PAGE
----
Sometimes “The Law Is An Ass”

One of the most persistent cries this week – from even nice, well meaning people – has been, “the law is the law, you’ve got to obey the law.” But sometimes, to quote Charles Dickens, ”the law is an ass”.

The rule of law is important, but not an end in itself. Laws are supposed to serve the people. Not vice versa. Good law empowers everyone. Good law does not oppress anyone.

Laws are a product of society at a snapshot in time, more particularly the dominant sector of that society. There are plenty of laws that are or were designed to protect the interests of that dominant sector at the expense of other sectors of society.

Some laws are good laws. They aim to protect us all, such as the laws to prevent people from deliberately injuring one another. However, even those laws haven’t always protected everyone. It was legal for men to rape their wives in New Zealand until 1985.

There are laws that are probably good laws in some circumstances but which nobody obeys all of the time, such as jaywalking – crossing the road within 20 metres of a fixed crossing, or crossing at a red light. There is no qualifying statement in the legislation that says it is ok to cross if there is no traffic, but most of us do.

And there are some laws that are simply oppressive and unfair and reflect only the prejudices of the dominant sector of society at the time. Laws such as the law that restricted voting rights to Pakeha male property owners, and laws against homosexuality and abortion. Divorce law dictated originally that divorce was only available on the grounds of adultery by the wife, and adultery by the husband if accompanied by certain aggravating circumstances.

As social attitudes change, laws change and attitudes to people who broke past laws also change. In Gore, there is a museum funded by the district council that celebrates the people who broke the prohibition laws in force at the time by illegally brewing whiskey (Hokonui Moonshine); though many women supported prohibition at the time, as a means to control alcohol-fuelled family violence in the absence of laws to protect women and children in the home. This year the government rightly issued an apology to those convicted of homosexual activities, even though they were breaking the law at the time.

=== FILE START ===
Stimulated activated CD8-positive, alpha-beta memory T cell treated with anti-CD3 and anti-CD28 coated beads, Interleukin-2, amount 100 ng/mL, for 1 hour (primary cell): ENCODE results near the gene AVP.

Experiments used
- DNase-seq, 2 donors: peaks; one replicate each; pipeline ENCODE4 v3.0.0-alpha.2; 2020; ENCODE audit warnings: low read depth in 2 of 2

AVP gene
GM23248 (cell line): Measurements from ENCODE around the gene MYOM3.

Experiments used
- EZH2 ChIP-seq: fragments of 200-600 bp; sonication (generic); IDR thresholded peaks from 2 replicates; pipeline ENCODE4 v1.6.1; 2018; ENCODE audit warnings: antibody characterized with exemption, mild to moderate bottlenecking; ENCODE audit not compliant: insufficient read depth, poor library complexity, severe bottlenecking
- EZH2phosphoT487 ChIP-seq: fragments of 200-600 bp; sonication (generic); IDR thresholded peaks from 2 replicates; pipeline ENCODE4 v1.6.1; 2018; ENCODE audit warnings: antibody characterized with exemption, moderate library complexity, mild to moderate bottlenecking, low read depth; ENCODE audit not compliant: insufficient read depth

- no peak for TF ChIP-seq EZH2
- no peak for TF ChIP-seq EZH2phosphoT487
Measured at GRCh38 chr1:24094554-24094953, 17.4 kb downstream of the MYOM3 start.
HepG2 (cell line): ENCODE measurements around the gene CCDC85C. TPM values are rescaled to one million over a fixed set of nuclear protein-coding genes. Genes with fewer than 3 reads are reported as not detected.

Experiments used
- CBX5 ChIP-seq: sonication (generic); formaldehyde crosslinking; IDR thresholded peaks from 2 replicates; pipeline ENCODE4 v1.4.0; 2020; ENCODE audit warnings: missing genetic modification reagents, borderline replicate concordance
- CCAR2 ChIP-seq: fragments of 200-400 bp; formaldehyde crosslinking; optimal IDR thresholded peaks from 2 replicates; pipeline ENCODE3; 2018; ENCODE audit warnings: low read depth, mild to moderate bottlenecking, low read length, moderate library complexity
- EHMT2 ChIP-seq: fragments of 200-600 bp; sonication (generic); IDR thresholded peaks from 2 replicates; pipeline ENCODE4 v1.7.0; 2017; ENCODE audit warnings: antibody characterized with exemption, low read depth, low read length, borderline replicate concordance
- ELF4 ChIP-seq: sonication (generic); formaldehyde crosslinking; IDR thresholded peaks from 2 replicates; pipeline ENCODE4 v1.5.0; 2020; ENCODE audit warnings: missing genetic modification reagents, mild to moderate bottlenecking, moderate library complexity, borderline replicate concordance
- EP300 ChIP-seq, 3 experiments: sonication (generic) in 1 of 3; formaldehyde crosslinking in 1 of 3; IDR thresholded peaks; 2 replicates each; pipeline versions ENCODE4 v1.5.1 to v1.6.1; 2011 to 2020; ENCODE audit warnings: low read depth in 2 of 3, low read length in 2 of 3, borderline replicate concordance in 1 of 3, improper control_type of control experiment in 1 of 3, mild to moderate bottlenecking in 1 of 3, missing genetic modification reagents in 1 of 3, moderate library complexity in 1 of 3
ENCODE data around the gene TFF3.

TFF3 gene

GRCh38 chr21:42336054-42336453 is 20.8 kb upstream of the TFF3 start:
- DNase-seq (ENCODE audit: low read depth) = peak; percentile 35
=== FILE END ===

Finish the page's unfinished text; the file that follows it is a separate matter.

It is arguable that change only comes about when enough people break a particularly oppressive law. Witness the lowering of the drinking age and the voting age from 21yrs to 20 to 18yrs, and same-sex marriage. Medical marijuana is on its way to becoming legal because so many people were using it anyway. Decriminalizing cannabis is not far away either for the same reasons.

Not providing a liveable income is a violation of the UN Declaration of Human Rights, the nearest thing we have to a set of global laws, and to which New Zealand is a signatory. Yet in 1991 the government of the day violated the UN Declaration by slashing benefits to below a liveable income and introducing market rents to state houses.

This deliberate violation of a global agreement has yet to be rectified. And that is what Metiria Turei, former Green Party co-leader, was trying to do. We owe Metiria a debt of gratitude for exposing a law that is an ass, a law that dictates that solo parents must agree to live a life of solitary celibacy if they wish to receive even a modicum of support from the government. And for exposing the real lawbreakers – successive governments who refuse to adhere to the UN Declaration and restore benefits to a level that provides a liveable income for those who are not in a position to undertake paid work.

What Metiria did twenty years ago didn’t bother the Law Society. Why should it bother anyone else? If we are not prepared to raise benefits to a liveable level we should expect that people do what it takes to put food on the table and a roof over their heads. And we should refrain from judging them if they do not bare their souls when government officials pry into their private lives.

Most of us would steal food if it were the only way to feed our children. Most of us would lie if it were the only way to keep a roof over our children’s heads. The thing that should be illegal in this case is not what people do to survive, but people not having a liveable income in the first place.

Metiria Turei should be looking forward to taking the Social Development portfolio, not leaving parliament after the elections. It is a travesty that people see fit to ignore the important message she gave, using her own lived experience as an example – too many New Zealanders are living below the poverty line because our benefits are too low. And benefits need to be raised to a liveable level. Metiria would have fought to make it so.

Sadly there are still too many in New Zealand who would be more at home in Victorian England. People who are happy to ignore the UN Declaration of Human Rights. People who think that poverty is a lifestyle choice. People who think that beneficiaries should be grateful for whatever scraps the government of the day chooses to throw them with whatever draconian conditions are attached.

Metiria told us different, but unwilling to accept the message, we shot the messenger. This is New Zealand in 2017, not Victorian England. Metiria may have been hounded out of parliament, but there are others of us who think the way that she does. This conversation is not over.

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